As for Paul, there always seems to be someone like him in our lives. He's easy-going and open, although he doesn't always think before he acts. Why, for example, did he decide to donate sperm in the first place? Laser really would like to know. He puts a lot of selfless words in his answer, although one gets the sense that he doesn't really know why he did it. Maybe it just seemed like a good idea at the time. Maybe he's the kind of person that will try almost anything once if it seems fun enough. He's done many things in his life, but at this stage, he's cool with running an organic restaurant. Will he be cool with it a year from now? Five years? Ten? He says at one point that he would like a family someday, although he doesn't strike me as someone who thinks that far in advance. He lives for the moment. Unfortunately, that may do more harm than good when it comes to Joni and Laser - he's their biological father, but he's not their dad.
The film is both funny and dramatic, and yet Cholodenko correctly avoids going too far in either direction. It doesn't condescend. It doesn't emotionally manipulate. It allows the characters and situations to evolve smoothly and naturally, so that by the end, I felt as if I had experienced something truly profound. It helps that that the performances are some of the best of any I've seen so far this year. Benning and Moore are completely believable in their roles, developed not as tiresome gay stereotypes but as actual people in a long-term relationship; they're not without their flaws, but underneath it all, they're well-meaning and decent. Wasikowska and Hutcherson play teenagers I could truly care about, both having personalities that felt genuine. Ruffalo is in top form, convincingly playing a character that, like a lot of us, has yet to figure things out. "The Kids are All Right" is a real winner - one of the year's best films.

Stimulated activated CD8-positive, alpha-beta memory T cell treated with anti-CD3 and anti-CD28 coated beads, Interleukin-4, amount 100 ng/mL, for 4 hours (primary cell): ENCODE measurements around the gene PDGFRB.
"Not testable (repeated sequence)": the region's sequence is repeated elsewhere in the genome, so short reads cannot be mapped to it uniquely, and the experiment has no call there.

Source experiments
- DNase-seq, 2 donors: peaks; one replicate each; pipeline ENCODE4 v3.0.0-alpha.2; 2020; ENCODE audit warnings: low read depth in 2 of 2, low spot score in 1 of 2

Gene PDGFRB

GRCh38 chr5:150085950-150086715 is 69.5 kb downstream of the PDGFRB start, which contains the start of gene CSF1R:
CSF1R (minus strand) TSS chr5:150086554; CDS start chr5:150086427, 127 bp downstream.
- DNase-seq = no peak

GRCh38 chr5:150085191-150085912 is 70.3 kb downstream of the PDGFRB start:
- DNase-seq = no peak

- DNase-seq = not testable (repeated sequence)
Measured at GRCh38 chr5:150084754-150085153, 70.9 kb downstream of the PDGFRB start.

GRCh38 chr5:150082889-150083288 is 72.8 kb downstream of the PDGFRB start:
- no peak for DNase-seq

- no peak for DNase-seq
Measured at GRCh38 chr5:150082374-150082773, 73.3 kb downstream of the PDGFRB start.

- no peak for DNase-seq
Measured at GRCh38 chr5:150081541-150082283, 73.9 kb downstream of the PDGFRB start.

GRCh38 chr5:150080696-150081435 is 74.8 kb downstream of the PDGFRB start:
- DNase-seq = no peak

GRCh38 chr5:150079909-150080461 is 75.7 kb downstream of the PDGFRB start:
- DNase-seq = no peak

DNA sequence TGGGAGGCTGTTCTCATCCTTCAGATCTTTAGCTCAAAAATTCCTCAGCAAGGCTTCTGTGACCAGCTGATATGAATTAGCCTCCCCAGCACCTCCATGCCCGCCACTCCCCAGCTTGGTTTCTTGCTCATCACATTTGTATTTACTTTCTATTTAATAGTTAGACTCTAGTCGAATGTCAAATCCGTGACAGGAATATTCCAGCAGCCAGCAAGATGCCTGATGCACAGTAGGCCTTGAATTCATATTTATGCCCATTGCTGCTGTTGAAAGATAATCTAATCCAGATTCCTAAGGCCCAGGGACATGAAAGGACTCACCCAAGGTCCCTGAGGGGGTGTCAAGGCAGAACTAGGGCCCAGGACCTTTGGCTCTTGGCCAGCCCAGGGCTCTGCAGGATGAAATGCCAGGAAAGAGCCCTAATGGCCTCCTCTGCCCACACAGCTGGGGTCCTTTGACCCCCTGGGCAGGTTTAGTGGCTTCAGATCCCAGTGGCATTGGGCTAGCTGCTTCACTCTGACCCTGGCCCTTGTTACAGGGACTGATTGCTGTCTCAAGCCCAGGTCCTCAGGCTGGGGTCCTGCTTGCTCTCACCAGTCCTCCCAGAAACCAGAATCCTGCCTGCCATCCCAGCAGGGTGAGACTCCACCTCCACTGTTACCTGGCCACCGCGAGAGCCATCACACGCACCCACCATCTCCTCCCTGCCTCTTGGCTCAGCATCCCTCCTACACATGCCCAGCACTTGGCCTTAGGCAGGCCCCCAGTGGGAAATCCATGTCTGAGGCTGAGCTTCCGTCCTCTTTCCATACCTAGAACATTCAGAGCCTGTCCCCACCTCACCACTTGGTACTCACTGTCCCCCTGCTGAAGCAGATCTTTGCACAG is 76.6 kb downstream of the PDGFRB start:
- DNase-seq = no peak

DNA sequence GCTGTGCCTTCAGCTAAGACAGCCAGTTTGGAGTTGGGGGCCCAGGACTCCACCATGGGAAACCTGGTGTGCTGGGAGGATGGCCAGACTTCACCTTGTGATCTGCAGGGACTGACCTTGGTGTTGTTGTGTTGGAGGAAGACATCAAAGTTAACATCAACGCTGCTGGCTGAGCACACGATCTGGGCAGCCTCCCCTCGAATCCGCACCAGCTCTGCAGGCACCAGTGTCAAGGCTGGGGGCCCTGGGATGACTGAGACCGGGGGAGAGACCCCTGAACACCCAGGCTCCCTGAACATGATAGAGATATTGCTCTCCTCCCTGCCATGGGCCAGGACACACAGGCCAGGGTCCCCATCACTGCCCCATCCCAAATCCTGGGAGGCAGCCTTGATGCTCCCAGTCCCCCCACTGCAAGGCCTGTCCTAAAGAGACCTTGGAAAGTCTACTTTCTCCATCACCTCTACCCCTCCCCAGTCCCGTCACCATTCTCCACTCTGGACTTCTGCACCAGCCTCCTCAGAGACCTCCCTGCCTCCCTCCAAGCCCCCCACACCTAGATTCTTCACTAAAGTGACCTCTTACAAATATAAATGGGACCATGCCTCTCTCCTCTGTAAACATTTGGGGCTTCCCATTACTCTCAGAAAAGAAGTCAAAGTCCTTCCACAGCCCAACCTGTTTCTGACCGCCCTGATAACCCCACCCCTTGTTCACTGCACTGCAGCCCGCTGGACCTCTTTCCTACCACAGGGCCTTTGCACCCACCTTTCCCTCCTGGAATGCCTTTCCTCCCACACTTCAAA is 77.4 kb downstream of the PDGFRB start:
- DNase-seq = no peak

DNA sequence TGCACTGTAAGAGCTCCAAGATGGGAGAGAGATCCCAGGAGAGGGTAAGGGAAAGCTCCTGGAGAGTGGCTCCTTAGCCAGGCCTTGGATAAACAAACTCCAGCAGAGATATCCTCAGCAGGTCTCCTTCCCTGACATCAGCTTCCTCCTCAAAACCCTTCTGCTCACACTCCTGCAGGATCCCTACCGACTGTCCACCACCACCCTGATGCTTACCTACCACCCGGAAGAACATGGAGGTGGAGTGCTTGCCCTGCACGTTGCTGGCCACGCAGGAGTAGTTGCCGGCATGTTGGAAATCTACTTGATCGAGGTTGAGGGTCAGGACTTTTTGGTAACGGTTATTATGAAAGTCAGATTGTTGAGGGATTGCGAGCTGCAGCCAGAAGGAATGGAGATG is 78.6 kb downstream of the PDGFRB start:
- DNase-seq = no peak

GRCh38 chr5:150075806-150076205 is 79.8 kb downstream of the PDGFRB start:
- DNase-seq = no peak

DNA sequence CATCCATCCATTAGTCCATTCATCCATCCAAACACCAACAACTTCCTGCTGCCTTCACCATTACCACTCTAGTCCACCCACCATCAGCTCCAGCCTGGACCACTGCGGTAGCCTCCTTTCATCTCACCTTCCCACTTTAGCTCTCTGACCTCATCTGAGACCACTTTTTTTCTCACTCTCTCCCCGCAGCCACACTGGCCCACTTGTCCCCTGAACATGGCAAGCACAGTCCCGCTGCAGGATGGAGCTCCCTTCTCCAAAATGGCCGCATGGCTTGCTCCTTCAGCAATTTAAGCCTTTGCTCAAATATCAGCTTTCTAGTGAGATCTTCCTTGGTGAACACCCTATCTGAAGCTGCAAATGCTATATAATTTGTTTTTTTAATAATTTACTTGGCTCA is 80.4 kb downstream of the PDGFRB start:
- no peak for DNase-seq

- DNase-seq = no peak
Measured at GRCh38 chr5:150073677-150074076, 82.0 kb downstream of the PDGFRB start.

THE KIDS ARE ALL RIGHT Written by Lisa Cholodenko and Stuart Blumberg Directed by Lisa Cholodenko Starring Annette Bening, Julianne Moore, Mia Wasikowska, Josh Hutcherson and Mark Ruffalo Joni: Each of my mom’s used your sperm. Paul: As in two? As in both of them? Joni: Uh-huh, as in gay. I don’t know if anyone has told you this already but family can be fairly complicated. … more
A few weeks ago, Entertainment Weekly ran a story about how box office numbers are down and it's quite possibly because the quality of movies is down. This, of course, was before Toy Story 3 came out and was both fantastic and hugely successful. One of the points in the EW article was that, at this point last year, five of the ten eventual Best Picture nominees had already been released, including the eventual winner. This year, no movie had yet come out which had any prayer of being nominated. … more
A lesbian couple raising two kids conceived by artificial insemination is pretty much a definition of "unconditional family"... But how things will turn when the children will want to meet their "distant father" the sperm donor? This movie might give the answers you're looking for. It's a very nice build story... the characters are well developed and there's no ridiculous emotional process that they go through. It's an liberating and … more